Sunday, October 21, 2007

Chestnut Conundrum

One of the things I bought at the farmer's market yesterday was chestnuts, a quart for $2. I have no idea if this is a good price or not, having little experience with chestnuts aside from snacking on a few raw that I've gathered in the woods. However, being slightly obsessed with chestnuts, I just couldn't pass them by. I am a huge sucker at the farmer's market.

It wasn't the first time I couldn't resist the allure of the chestnut though... several years back, I bought a very pricey jar and tried to follow an enclosed recipe for roasted brussel sprouts with chestnuts. Moral of the story: never try new recipes at Thanksgiving dinner. Everyone smiled politely, but the recipe was dismal, at least the chestnut portion. It was a huge disappointment for me. The brussel sprouts were actually pretty good, though.

So this afternoon, with my lazy weekend, I turned to The Joy of Cooking to see what to do with my chestnuts. There was no recipe for roasted chestnuts, and precious few choices at all, so I opted for the chestnut puree. I scored each chestnut with an x on the flat side, and boiled them briefly as directed, then proceeded to pull them out and shell them, tossing the few wormy specimens out the window for the squirrels. This process took me over an hour.

Then I still had to boil them again, this time longer, for 30-45 minutes. The book suggested boiling them in milk for a sweet presentation, or in broth for a savory dish. Not having any milk, I went with a can of chicken broth. After the prescribed 45 minutes, the broth was essentially all absorbed/evaporated, but unfortunately, the chestnuts weren't mushy yet. Having no more broth, I decided they would have to be done. I added a few tablespoons of butter, and using a handheld pastry blender, tried to puree them.

It was only semi-successful. I suspect a food processor would have produced a better puree. My end product is a lumpy mash, pale brown in color. The flavor is very nice, but I am not entirely certain it was worth all the effort, especially since SodaBoy turned up his nose and refused to even sample the concoction. Joy said that the puree is traditionally served as an accompaniment to game meat, particularly venison. I am not a hunter and have no game meat handy.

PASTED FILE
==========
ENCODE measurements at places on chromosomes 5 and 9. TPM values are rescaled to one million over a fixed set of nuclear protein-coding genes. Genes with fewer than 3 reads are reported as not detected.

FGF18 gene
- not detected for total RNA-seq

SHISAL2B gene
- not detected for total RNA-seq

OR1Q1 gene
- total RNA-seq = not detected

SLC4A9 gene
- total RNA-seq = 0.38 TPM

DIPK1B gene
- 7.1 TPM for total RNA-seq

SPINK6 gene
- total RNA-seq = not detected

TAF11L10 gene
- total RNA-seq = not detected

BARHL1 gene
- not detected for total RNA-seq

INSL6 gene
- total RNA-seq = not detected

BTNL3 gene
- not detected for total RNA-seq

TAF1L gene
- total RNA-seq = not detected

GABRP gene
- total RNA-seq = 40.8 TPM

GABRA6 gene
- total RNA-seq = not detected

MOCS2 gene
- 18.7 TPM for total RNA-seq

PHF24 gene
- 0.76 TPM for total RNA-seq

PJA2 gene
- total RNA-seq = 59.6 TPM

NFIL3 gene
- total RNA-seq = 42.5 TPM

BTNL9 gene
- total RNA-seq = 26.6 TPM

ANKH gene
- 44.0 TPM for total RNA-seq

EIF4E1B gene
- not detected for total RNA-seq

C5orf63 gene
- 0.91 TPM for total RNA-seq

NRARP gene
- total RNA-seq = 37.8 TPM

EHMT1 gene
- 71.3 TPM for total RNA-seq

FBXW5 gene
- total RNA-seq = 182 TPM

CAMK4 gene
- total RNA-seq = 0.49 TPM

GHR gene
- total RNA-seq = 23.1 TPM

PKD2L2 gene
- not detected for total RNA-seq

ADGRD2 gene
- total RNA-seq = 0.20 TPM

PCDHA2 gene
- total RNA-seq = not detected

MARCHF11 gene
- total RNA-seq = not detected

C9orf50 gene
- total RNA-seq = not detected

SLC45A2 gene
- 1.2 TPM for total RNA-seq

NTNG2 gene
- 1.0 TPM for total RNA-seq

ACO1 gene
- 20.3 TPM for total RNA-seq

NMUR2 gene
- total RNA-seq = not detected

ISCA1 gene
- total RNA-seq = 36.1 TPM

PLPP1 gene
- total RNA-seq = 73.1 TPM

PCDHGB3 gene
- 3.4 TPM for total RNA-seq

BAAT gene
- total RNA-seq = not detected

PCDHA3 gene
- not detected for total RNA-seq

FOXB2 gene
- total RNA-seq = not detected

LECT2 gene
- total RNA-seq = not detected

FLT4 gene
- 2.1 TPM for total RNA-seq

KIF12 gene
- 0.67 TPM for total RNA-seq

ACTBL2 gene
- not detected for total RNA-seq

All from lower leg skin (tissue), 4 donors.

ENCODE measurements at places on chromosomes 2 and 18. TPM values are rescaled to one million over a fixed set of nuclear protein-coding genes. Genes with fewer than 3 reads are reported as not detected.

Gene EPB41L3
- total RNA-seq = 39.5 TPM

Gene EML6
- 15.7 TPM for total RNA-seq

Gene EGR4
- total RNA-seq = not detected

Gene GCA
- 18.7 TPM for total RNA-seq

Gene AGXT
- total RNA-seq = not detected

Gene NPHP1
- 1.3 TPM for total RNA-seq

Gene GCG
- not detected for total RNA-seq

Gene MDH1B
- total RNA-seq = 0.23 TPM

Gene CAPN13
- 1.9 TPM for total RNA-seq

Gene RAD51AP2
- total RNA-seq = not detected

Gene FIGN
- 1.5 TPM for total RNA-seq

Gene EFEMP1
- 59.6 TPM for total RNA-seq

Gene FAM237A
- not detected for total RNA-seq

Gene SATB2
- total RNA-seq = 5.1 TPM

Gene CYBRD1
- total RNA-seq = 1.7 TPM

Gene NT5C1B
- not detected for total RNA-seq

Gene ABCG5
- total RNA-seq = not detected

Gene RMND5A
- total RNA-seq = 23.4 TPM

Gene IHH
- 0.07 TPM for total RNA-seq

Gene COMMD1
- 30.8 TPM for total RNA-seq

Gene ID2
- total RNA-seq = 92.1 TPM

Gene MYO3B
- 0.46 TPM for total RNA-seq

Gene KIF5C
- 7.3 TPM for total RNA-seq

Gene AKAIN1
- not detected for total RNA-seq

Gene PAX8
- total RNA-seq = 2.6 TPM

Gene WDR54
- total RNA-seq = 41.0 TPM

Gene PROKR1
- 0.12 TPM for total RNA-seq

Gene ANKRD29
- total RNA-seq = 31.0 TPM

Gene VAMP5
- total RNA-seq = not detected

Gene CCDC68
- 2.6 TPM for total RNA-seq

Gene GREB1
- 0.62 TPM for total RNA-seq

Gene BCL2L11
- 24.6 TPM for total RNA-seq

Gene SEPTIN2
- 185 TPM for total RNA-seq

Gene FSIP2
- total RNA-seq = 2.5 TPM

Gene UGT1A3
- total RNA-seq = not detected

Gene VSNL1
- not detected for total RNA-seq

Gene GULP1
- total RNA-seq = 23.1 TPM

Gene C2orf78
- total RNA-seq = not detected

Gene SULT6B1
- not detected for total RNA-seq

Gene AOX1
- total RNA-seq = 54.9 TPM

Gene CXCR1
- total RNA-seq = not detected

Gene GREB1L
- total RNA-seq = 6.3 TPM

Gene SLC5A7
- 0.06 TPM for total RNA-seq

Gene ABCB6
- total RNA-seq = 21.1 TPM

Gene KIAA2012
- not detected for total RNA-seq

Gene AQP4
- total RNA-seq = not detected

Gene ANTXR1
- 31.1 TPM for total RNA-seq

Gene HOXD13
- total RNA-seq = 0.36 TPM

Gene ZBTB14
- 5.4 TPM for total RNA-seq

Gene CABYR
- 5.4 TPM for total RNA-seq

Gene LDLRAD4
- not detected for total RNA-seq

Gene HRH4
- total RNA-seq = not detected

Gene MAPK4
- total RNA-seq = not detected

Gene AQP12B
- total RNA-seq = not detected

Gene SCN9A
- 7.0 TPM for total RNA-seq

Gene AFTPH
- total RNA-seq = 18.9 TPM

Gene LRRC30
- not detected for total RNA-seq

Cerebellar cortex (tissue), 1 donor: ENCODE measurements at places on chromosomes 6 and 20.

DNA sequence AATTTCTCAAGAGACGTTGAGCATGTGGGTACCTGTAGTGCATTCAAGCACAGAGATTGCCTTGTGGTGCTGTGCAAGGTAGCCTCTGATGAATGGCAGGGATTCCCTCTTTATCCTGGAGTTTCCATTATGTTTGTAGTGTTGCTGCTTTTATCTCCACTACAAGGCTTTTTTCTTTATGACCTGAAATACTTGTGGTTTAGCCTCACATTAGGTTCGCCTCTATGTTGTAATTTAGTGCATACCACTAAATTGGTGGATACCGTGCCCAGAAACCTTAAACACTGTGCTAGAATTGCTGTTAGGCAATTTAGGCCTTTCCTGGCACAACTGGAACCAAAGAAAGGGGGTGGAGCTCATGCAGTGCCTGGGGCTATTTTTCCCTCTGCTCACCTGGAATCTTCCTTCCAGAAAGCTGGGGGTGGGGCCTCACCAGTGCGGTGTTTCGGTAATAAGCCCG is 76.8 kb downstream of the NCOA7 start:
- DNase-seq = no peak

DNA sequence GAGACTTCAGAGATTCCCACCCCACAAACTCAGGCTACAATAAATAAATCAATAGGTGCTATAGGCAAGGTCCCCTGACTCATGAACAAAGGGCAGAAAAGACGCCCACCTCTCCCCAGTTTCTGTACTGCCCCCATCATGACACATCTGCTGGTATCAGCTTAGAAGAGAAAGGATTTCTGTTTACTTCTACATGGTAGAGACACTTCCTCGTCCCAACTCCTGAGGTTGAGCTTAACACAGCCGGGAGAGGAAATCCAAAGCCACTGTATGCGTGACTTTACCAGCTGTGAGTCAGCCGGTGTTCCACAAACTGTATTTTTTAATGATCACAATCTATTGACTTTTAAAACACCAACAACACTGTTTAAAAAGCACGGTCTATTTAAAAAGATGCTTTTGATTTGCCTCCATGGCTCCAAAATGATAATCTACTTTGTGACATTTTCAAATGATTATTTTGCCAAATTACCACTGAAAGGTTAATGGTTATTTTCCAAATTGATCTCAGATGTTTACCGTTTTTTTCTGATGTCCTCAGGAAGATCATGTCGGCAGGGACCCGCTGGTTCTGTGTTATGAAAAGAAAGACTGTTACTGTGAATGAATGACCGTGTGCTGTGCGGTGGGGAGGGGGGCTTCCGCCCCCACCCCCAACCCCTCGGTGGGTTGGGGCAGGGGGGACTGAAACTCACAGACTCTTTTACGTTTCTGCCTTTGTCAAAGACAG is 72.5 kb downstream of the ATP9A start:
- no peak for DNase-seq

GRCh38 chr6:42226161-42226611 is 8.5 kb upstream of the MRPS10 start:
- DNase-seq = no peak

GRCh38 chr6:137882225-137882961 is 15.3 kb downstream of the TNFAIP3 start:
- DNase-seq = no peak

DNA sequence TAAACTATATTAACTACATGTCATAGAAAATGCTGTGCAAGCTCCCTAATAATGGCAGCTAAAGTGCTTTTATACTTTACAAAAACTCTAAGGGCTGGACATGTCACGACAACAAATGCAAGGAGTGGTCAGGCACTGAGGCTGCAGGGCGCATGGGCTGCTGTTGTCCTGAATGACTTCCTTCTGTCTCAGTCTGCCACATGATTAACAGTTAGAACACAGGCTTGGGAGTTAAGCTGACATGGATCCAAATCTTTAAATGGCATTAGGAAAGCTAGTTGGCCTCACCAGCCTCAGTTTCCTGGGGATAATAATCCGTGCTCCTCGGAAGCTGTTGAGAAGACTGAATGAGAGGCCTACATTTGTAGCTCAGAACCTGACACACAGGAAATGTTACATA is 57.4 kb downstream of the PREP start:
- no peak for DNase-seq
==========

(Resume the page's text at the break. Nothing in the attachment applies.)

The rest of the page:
What should I do with this stuff? Besides just eat it with a spoon, that is.

7 comments:

turtlebella said...

I can't believe you don't have a side of a deer handy! Well, I guess there are some people who probably do. But sheesh. I have no suggestions. But I did laugh (alongside you?).

Nadine said...

I'm afraid I'm with Turtlebella on this one: no suggestions and plenty of laughter.

Mary Stebbins Taitt said...

LOL! I'm there with the laughter and a little bit of sympathy, but no ideas at all.

--serve it on crackers?

Biker buddy would prolly try it, if it weren't so far away!

You could cruise the highways looking for fresh road kill . . you cruise the highways anyway. Or stop the next guy going by with a deer on his hood and beg a small piece? We saw our first dead deer on a hood the other day.

or serve it with hamburger? Meatloaf?

Sara said...

Hm.... I roasted mine, so I'm not sure about boiled.

I share the "not entirely certain they're worth it." Theyre yummy roasted, but getting enough for a meal is a lot of work. After spending an evening roasting and peeling and peeling and PEELING and PEEELING! I did some research and discovered that prior to the introduction of corn, when the poor of Italy subsisted on chestnuts, it took every member of the family shelling nuts for 2-3 hours a night to keep everyone fed.

That's why I think chestnut stuffing is such a nostalgia dish. Oh for the melons of Egypt and all that....

Anyway, they're great sliced with bacon and cabbage or brussels sprouts. If yours are smooshed, I'd consider blending with cream, some stock, and some crumbled bacon (if you're a pork eater) into a cream of chestnut soup. Some black pepper, some nutmeg--- I'd eat it :)

Aliki2006 said...

I have no advice. I love chestnuts, but only roasted. Can you cook it into stuffing somehow?

BerryBird said...

I took most of it and threw it in the freezer so it wouldn't rot before I figured out what to do with it. I have been eating a tiny little bowl with an English muffin for breakfast the last couple days, but it is so rish I cannot eat more than a few tablespoons straight.

Sara, I think you are right that nostalgia plays a role. Before the chestnut blight wiped out most of the trees here in the 1930s, chestnut was a dominant forest tree across much of the eastern US. That is the sort of thing I can easily entertain myself thinking about, and how the tree and nuts were used by Native Americans and later the colonists. Good stuff.

Jenny F. Scientist said...

Well, if cooked in a sweet base, they're really good on muffins. Yeah, crackers?

And by the way, though I'm sure you figured this out, it takes more like 2-3 hours to boil chestnuts down. Oy!

(But $2 is a very good price.)